New insights into larval lake sturgeon daytime drift dynamics

Document Type


Publication Date



Department of Biological Sciences


Drifting post yolk-sac (PYS) lake sturgeon Acipenser fulvescens larvae were believed to seek refuge in substrate during daytime although there were no data to support this theory. There is growing scientific literature on important habitat, such as for adults and where eggs are spawned and hatch, however a gap remains in understanding duration of drift for PYS larvae, especially during daytime. This study was undertaken to find drifting PYS lake sturgeon larvae during the day in the Sturgeon River, Michigan, a clear yet tannin-rich river with a well-studied self-sustaining population. River substrates were mapped, and light, velocity, and depth data gathered to describe ‘believed’ refuge for larvae during daylight. From 2013 through 2016 nighttime drift samples (n = 463) for PYS lake sturgeon larvae were complemented with 143 daytime kick net samples and 43 daytime drift sets. No drifting larvae were collected in the daytime kick nets covering a variety of substrate types while over 1,600 PYS larvae were captured in drift nets at night, and 34 were captured in daytime drift sets. These 34 PYS larvae were in the previously unsampled thalweg in ~5% of surface light and at velocities of 0.24 to 0.57 m/s. Data suggest that drifting PYS lake sturgeon larvae do not stop and seek refuge during daylight but rather drift quickly and continuously downstream until suitable habitat is encountered. Measures of light, depth, velocity and thalweg presence combined with LiDar and Sonar mapping will be critical to understanding river suitability and restoration success for this species.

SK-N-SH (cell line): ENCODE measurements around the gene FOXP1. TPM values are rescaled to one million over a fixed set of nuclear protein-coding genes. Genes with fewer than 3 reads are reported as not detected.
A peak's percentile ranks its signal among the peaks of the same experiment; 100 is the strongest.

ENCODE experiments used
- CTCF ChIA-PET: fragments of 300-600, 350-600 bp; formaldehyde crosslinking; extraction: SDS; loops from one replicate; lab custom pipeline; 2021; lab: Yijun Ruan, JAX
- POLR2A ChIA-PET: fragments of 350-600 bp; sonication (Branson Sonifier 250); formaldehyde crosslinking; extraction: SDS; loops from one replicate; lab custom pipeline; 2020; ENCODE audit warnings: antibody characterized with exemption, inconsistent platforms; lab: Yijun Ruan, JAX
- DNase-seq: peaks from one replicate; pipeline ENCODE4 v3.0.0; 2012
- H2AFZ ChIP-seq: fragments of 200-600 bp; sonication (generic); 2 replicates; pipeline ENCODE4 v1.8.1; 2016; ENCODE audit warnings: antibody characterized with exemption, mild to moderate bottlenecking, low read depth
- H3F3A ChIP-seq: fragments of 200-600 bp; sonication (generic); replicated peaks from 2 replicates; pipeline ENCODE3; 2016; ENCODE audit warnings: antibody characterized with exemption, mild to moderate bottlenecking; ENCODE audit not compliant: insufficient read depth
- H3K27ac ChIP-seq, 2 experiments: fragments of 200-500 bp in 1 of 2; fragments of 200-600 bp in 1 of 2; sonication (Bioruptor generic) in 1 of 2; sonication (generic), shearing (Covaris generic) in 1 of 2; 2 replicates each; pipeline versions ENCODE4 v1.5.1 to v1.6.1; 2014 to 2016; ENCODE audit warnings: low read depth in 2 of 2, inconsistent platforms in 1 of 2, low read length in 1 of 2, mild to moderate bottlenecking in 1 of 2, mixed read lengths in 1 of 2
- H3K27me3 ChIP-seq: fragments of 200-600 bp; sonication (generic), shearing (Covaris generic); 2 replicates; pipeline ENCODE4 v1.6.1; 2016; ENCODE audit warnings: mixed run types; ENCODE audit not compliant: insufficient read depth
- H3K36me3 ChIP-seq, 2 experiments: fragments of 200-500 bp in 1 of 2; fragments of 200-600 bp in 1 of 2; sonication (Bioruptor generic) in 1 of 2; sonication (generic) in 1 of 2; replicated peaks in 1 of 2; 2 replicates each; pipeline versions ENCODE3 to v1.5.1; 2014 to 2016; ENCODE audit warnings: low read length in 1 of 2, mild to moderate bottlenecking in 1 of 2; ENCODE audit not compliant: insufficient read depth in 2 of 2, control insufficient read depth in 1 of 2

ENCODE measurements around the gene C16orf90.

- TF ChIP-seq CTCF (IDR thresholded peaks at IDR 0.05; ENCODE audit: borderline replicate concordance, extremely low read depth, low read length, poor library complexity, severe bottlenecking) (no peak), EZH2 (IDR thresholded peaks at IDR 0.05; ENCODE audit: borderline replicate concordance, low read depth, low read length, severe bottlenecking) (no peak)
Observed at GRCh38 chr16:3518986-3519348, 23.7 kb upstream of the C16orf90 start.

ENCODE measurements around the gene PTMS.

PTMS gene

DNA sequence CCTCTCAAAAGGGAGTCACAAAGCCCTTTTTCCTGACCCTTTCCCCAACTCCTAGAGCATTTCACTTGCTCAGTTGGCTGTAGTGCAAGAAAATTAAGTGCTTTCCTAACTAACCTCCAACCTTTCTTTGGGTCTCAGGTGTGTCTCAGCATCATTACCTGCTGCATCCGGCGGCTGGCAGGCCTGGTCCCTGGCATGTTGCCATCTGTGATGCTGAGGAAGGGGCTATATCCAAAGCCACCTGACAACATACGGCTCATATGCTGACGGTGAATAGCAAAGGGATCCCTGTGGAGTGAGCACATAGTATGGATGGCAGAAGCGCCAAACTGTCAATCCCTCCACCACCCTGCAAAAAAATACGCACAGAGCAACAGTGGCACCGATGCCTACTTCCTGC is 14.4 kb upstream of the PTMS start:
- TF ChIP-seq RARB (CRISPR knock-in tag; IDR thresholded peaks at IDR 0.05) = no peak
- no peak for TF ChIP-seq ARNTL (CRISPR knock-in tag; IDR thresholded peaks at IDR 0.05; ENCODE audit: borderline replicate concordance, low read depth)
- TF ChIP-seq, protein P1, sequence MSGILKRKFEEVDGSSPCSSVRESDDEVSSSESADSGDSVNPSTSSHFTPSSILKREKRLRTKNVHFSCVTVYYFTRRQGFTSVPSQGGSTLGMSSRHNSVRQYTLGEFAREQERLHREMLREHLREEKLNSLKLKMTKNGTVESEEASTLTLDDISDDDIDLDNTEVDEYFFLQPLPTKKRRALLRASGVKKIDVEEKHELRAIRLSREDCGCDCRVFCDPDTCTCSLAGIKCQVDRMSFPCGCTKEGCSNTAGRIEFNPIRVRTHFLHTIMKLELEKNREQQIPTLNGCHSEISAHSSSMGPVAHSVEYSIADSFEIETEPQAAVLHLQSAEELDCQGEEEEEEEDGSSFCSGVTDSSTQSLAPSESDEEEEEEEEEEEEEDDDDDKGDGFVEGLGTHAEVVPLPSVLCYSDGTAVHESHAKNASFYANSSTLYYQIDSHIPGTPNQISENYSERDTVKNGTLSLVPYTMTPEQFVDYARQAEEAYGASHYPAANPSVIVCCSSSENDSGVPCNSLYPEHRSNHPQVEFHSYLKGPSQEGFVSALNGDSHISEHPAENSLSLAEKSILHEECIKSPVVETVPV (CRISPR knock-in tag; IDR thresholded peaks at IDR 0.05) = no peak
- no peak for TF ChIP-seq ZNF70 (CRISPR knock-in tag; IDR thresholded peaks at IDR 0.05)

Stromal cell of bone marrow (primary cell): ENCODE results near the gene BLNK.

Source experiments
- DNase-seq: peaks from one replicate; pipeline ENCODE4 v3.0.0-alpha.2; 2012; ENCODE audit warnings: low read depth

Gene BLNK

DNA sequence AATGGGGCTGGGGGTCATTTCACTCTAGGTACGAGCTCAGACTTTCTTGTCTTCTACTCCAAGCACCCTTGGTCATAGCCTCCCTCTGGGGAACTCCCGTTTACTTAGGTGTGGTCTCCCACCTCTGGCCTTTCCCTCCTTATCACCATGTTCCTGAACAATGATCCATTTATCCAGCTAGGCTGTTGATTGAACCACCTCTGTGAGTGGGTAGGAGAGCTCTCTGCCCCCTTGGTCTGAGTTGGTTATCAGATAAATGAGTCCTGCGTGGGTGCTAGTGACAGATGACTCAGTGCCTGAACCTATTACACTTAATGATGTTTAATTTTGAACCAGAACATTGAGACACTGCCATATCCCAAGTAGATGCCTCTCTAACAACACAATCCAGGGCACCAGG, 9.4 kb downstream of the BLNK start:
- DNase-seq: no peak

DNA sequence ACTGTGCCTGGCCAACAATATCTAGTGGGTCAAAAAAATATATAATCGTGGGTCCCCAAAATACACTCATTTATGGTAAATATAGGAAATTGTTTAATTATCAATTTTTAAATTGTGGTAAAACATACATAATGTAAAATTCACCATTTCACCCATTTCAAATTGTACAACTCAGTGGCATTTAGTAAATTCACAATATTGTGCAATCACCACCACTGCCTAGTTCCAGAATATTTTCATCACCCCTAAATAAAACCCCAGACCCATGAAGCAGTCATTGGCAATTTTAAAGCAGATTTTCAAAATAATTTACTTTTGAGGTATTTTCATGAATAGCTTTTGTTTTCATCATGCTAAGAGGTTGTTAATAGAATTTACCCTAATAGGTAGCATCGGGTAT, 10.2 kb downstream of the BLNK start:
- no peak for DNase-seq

Publication Title

Journal of Great Lakes Research